Lawsuit: Nonstop Bullying Led Eighth-Grader To Suicide And Parents Want School To Pay

In September last year, 14-year-old Lamar Hawkins III went to school, like any other day. Except this time when he arrived, he went into a bathroom stall with his father’s handgun and shot himself in the head.

He was missing for hours, but school officials didn’t look for him, a lawsuit filed by the boy’s parents alleges. He wasn’t found until 11 p.m. in that same stall, straddling the toilet with a gunshot wound in his forehead, WOFL reported.

“He took his life at school to send a message, and the message was clear,” the family’s attorney Matt Morgan told the Orlando Sentinel.

” ‘These bullies drove me to this point so I will commit this act (here) so that they know they did this to me.’ “

With this lawsuit, the family wants the district to be held responsible for the boy’s suicide. His parents claim he took his own life as a result of bullying the administration did nothing to stop, even though they pleaded for their intervention multiple times.

According to the lawsuit, Lamar’s life as an eighth-grader at Greenwood Lakes Middle School was a difficult one. He stood only 4 feet, 5 inches tall because of health complications, and that made him a target for bullying over months by the same classmates, Click Orlando reported.

The sheriff’s department investigated and could find no evidence of bullying, WESH added, and administration chalked it up to teasing. They considered it a matter of interpretation, Morgan said.

“Verbal assaults are bullying. Going online and attacking people on Facebook, on all these various sites, on Instagram… that’s bullying. Just because someone doesn’t have their teeth knocked out everyday doesn’t mean that they’re not going to school and being bullied. That’s the key distinction.”

The board of education does have a bullying policy, which covers cyberbullying and “unwanted and repeated written, verbal or physical behavior that is systematically used to inflict physical hurt or distress on another student.” Eventually, an investigation found that Lamar and his twin sister had been repeatedly teased and called names, but hadn’t been hurt physically, according to the lawsuit.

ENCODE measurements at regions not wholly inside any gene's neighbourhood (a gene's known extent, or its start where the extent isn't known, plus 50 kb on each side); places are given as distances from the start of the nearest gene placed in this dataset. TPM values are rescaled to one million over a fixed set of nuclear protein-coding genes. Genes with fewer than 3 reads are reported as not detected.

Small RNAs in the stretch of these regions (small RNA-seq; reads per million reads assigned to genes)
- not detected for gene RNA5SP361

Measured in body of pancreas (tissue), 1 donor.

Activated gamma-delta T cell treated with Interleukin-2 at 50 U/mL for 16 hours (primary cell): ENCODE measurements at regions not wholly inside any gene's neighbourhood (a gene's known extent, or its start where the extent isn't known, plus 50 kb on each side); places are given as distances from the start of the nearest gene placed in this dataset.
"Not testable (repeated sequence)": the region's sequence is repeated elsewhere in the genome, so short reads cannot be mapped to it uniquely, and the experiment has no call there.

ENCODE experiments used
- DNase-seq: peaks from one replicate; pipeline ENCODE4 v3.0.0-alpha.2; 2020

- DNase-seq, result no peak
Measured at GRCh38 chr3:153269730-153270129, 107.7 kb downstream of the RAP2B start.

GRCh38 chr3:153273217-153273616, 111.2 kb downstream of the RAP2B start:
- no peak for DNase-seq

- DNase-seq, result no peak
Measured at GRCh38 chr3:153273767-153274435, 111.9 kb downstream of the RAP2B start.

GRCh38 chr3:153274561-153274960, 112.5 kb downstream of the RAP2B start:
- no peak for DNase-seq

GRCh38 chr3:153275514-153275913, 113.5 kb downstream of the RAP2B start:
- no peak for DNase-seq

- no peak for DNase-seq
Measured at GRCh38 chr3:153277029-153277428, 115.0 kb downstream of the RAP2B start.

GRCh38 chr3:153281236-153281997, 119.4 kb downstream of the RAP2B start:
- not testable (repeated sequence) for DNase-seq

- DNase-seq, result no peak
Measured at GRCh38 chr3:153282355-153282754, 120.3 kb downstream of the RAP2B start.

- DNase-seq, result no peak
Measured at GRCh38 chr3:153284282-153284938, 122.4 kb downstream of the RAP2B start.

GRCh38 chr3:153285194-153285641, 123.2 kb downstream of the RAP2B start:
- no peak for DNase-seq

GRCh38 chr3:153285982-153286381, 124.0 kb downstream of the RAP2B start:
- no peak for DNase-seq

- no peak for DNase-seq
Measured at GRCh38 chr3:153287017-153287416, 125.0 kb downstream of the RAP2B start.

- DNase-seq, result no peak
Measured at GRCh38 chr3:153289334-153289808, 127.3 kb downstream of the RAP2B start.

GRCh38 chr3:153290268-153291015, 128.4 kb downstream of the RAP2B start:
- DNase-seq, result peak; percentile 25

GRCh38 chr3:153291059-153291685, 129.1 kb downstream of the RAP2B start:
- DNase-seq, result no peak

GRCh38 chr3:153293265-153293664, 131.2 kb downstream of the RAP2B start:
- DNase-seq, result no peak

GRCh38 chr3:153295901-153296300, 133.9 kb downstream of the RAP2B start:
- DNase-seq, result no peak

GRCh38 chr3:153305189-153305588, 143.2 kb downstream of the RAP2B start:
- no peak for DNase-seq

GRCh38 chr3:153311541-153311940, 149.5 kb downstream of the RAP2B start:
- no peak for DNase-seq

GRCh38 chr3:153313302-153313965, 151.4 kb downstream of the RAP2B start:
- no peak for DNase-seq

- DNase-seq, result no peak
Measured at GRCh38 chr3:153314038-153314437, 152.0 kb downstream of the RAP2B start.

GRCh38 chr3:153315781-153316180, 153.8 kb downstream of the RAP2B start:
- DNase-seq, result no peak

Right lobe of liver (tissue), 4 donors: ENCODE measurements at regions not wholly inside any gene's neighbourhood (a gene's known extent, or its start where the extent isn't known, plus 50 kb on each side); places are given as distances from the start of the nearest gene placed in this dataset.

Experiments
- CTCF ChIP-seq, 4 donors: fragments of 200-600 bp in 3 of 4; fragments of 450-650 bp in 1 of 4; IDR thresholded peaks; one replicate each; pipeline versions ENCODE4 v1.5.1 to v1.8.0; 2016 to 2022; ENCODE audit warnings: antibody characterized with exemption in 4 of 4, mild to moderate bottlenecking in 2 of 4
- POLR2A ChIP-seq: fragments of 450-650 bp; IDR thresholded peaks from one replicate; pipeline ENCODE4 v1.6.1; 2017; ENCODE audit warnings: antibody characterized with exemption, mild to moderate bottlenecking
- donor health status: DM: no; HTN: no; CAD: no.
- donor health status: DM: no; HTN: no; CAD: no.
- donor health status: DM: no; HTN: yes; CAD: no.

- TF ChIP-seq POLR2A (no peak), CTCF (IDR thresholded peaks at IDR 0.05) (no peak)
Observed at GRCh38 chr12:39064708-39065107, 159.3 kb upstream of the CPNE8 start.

However, a few days before the boy committed suicide, there was a lunch room fight with another student, during which Morgan said he was “literally slapped out of his chair.” His parents discussed the bullying 10 times with the principal, “scream(ing) at the top of their lungs” in an attempt to stop their son’s torment at the hands of fellow students.

Now, they’re seeking monetary damages for pain and suffering after their son’s suicide. The district wouldn’t comment on the lawsuit, but said it plans to “vigorously defend” itself against it. The Hawkins’ family is suing the school board for negligent supervision, negligent failure to adequately discipline bullies, and negligent failure to supervise. The lawsuit also includes an accusation that the administration didn’t keep track of their son the day he went missing and committed suicide.

On that day in September, Lamar was able to access his father’s gun safe; he’d grabbed the wrong keys and left the keys to the safe at home. With his father’s.40-caliber gun in hand, he went to school without a leaving a suicide note. Friends and family said he never talked about suicide before.

Afterward, the lawsuit alleges that officials didn’t search for him, even after a student found a spent casing in the bathroom and reported it. Lamar’s absence wasn’t noted until his parents came to get him at 5 p.m. Investigators searched the grounds and eventually found him later that night.

Besides monetary damages, Lamar’s parents hope the lawsuit will illuminate their son’s story and suicide to raise awareness about bullying.

[Photo Courtesy Lissandra Melo / Shutterstock]